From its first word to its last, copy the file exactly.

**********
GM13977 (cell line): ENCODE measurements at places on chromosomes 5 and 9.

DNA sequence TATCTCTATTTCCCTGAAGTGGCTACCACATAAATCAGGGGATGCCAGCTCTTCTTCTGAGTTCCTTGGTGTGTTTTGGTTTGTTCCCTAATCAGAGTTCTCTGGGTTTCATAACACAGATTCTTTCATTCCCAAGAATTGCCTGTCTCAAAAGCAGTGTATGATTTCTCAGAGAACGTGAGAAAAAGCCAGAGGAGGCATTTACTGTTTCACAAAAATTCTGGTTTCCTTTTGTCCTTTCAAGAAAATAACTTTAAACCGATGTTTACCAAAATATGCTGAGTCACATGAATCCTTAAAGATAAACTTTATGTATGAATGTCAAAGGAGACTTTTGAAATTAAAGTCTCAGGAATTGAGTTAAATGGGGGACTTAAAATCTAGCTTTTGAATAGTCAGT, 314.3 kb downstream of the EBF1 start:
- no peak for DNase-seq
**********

GM13977 (cell line): ENCODE measurements at places on chromosomes 5 and 9.

DNA sequence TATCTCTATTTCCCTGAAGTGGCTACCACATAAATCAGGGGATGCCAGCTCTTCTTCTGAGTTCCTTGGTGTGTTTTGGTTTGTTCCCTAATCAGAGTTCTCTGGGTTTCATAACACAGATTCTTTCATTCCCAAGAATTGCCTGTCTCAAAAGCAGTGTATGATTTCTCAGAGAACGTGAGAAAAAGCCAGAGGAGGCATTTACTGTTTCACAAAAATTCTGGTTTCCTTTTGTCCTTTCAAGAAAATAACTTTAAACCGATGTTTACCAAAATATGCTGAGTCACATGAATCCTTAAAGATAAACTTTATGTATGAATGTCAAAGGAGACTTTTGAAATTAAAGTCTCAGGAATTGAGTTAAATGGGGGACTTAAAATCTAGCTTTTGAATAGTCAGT, 314.3 kb downstream of the EBF1 start:
- no peak for DNase-seq